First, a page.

Grace and Ed Hudowalski are shown at Sleeping Giant, otherwise known as Mount Hoffman, taken from an essay by Thomas Yandon, winner in the original Hudowalski Essay Contest of 1962

SCHROON LAKE -- The Schroon-North Hudson Historical Society and the Adirondack Forty-Sixers Club have combined to resurrect a historic literary completion, the Hudowalski Essay Contest, named after Grace Hudowalski, one of the founders of the Forty-Sixers.

In 1957, Grace and Ed Hudowalski of Schroon Lake decided it would be a good idea to hold an essay contest among young people. A prize was awarded for the best essay submitted on an Adirondack theme.

The Hudowalskis encouraged the 11th-graders of Schroon Lake Central School to interview local old-timers and record their stories. These essays are now a historical and environmental record that helped promote writing skills among young students.

On the 50th anniversary of the Hudowalski essays, the towns of Schroon and North Hudson have piloted the contest in hopes that in the future other schools in the Adirondacks would participate.

The contest will award prizes for essays on Adirondack historical or environmental themes in and around the towns of Schroon and North Hudson and was open to children in area schools.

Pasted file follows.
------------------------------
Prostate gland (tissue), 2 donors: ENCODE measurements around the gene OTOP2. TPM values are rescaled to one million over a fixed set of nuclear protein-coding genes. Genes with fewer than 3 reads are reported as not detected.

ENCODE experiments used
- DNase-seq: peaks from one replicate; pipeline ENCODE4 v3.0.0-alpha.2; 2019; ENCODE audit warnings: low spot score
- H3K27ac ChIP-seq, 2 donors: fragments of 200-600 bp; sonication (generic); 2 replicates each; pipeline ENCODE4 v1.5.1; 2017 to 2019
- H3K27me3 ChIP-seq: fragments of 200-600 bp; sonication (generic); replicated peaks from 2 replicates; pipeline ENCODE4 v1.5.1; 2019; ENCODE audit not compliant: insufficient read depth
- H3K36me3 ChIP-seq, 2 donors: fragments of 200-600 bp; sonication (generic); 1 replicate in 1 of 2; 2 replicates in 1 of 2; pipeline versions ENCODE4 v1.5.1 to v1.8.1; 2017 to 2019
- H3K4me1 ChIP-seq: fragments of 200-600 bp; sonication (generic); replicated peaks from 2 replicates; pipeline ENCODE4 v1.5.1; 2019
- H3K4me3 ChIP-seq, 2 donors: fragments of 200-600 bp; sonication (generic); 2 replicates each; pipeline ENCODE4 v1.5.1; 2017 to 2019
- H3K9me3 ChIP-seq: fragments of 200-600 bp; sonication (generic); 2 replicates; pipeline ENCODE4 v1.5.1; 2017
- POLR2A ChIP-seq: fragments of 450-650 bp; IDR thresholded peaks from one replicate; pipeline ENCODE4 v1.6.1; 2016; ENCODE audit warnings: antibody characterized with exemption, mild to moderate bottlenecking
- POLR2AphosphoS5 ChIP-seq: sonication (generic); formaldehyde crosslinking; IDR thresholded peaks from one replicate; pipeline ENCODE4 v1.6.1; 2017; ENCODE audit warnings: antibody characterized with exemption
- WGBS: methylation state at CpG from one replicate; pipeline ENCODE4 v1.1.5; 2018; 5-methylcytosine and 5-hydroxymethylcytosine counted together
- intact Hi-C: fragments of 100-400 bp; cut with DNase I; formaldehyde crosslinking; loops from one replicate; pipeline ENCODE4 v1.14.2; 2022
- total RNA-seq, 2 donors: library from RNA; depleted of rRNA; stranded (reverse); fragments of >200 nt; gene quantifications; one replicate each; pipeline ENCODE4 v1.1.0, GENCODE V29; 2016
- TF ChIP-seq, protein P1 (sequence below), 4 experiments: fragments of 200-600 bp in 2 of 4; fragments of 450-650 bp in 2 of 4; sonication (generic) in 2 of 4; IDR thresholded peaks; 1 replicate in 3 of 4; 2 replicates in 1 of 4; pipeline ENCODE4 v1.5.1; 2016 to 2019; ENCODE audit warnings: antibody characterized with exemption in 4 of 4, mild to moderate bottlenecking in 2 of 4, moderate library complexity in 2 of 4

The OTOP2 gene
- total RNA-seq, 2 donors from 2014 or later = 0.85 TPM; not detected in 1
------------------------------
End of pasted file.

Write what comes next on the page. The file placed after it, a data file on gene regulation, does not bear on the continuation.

The best overall essay in either historical or environmental will be a three-week campership to Poke-o-Moonshine/Poko-McCready Camp in Willsboro.

Prizes are $1,500 for the best overall essay in either category and a second-place prize of $500 in either category.

Grace, who was born in 1906 and died in 2004, was a notable and much-loved resident of Schroon Lake, according to Loris Clark, who is managing the contest.

Ed was 46er No. 6 and Grace was No. 9, and with Pastor Ed Ryder, No. 7, they formed a hiking club originally known as the Forty-Sixers of Troy.

The Forty-Sixers emerged from a church class at Grace United Methodist Church in Troy in 1937. At the beginning, the objective was simply to climb at least one of the High Peaks a year and record the adventure.

It was Grace who conceived of the idea that climbers should record their experiences for posterity, and she always emphasized the importance of the journey as opposed to the destination, especially in later years when reaching the summits of all 46 High Peaks become the goal of a new organization, today's Adirondack Forty-Sixers Club.

Grace served as historian of the Forty-Sixers Club for six decades, exchanging tens of thousands of personal letters with generations of climbers and maintaining a record of their anecdotes. These letters are now part of the archives of the state of New York.

Climbers were always welcome at her residence, called The Boulders on Schroon Lake. It was tradition there to sign a register held in a cylindrical canister similar to those placed at the summits of the trail-less peaks.

Grace's legacy includes the Forty-Sixers Conservation Trust, to which she has contributed her life savings, Clark said.

The essay winners will be announced during the Schroon-North Hudson Historical Society's Strawberry Festival on Sunday at the Schroon Lake Boathouse.

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